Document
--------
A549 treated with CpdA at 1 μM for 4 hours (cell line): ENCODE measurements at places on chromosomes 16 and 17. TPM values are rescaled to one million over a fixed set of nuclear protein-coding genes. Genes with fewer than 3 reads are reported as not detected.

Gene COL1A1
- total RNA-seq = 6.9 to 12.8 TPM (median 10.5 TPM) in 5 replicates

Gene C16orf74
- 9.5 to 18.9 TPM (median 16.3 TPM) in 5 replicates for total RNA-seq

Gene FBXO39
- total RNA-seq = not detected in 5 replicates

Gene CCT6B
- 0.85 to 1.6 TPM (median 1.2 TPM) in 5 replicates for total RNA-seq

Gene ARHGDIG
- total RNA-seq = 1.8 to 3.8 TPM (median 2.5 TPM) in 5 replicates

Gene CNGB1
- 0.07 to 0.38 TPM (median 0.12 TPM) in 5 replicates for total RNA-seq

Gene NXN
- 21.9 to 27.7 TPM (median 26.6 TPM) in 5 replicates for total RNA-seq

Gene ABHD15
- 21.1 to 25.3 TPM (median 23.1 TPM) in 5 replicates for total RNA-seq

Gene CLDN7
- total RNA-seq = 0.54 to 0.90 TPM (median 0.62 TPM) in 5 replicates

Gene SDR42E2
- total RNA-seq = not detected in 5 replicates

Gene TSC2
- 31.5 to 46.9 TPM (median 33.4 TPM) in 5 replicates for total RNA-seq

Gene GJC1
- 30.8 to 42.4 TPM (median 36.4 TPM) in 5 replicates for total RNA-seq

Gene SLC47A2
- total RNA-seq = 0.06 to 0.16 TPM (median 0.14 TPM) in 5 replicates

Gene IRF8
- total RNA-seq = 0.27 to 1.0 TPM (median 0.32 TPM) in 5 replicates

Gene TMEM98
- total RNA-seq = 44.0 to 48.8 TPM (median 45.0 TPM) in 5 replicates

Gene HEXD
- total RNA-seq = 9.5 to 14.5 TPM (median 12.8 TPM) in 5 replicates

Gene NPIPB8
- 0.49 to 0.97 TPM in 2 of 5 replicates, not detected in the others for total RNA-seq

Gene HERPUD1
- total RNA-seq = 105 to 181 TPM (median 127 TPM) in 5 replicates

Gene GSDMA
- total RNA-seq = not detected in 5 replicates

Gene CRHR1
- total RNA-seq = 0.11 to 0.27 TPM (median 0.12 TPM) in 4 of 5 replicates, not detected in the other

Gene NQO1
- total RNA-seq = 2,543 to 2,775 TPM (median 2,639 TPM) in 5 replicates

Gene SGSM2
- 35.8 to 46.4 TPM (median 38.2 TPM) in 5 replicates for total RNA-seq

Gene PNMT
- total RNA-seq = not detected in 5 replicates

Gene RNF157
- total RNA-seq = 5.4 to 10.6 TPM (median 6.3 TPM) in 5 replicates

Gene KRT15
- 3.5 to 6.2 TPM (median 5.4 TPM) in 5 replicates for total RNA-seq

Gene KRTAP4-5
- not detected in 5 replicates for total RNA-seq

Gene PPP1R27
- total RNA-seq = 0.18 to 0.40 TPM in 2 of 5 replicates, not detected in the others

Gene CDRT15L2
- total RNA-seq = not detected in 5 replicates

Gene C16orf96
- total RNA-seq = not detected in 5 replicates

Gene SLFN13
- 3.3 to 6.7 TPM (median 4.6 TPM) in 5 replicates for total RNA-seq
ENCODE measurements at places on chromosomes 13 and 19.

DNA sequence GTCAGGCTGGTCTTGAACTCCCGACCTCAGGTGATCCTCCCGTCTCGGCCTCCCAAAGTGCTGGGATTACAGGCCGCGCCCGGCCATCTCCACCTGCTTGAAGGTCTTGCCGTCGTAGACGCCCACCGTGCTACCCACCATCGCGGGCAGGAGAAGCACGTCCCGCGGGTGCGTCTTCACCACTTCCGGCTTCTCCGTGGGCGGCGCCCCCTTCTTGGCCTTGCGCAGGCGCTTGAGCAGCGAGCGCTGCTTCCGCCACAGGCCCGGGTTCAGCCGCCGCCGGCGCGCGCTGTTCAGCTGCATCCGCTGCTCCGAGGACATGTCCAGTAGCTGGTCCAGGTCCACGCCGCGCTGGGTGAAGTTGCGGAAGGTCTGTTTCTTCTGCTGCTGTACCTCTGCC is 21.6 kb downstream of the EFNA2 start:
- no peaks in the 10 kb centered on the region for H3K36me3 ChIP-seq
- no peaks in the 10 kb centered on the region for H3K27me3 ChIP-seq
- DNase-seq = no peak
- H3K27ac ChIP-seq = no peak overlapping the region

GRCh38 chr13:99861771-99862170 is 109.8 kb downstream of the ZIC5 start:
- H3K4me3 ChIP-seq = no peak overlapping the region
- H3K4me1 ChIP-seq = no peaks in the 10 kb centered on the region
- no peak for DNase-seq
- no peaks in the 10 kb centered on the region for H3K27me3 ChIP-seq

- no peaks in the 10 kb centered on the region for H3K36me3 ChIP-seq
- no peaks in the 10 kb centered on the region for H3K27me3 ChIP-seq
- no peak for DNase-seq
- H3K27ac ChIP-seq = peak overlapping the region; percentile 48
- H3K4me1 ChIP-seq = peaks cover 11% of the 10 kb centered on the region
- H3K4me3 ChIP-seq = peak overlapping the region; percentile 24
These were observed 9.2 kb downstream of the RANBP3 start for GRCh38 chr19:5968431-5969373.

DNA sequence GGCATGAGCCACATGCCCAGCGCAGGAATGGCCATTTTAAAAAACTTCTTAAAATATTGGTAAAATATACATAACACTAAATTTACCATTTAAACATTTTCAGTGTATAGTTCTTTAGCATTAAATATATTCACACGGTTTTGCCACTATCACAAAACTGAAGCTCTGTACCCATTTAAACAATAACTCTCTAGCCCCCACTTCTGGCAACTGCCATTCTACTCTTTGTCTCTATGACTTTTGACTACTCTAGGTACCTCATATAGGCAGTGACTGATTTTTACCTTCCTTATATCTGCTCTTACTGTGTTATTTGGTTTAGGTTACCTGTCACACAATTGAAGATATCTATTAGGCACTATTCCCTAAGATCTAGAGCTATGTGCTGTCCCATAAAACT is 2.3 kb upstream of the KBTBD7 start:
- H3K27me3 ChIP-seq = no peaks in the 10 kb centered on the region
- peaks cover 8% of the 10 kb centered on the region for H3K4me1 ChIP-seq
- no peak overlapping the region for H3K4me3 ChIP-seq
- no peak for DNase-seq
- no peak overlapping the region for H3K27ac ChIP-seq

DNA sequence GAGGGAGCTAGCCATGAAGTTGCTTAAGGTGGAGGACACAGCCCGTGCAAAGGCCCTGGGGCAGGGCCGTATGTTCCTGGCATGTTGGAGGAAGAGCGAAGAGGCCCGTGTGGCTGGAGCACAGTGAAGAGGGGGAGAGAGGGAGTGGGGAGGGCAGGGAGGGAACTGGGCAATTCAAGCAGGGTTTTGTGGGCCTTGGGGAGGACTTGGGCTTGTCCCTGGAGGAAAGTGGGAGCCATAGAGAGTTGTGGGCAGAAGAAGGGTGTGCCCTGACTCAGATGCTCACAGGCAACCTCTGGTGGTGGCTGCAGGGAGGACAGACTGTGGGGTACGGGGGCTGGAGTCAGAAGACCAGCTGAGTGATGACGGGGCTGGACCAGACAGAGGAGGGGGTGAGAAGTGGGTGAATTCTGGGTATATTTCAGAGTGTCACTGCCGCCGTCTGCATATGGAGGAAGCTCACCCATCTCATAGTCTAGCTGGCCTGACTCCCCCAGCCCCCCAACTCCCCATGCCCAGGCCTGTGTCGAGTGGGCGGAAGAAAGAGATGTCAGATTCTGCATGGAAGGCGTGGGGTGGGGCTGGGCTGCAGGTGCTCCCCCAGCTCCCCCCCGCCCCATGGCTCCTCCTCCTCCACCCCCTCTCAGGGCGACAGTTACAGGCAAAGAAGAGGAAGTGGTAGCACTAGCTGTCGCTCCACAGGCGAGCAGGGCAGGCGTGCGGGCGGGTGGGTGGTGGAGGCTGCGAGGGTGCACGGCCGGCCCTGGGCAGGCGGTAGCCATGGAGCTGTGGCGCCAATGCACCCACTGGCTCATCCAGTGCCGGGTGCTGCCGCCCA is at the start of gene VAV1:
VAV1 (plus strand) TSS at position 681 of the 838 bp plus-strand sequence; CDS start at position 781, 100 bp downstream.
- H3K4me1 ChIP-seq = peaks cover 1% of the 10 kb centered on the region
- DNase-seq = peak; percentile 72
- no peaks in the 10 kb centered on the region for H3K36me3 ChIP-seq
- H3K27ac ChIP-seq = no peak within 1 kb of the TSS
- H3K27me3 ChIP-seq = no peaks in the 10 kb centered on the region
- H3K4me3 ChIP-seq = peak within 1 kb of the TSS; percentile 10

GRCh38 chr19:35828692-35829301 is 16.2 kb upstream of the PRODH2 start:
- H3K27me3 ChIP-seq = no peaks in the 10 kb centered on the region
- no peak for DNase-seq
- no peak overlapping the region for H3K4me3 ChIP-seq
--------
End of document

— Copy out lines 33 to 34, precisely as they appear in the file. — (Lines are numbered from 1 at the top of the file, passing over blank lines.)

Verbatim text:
- total RNA-seq = 9.5 to 14.5 TPM (median 12.8 TPM) in 5 replicates

Gene NPIPB8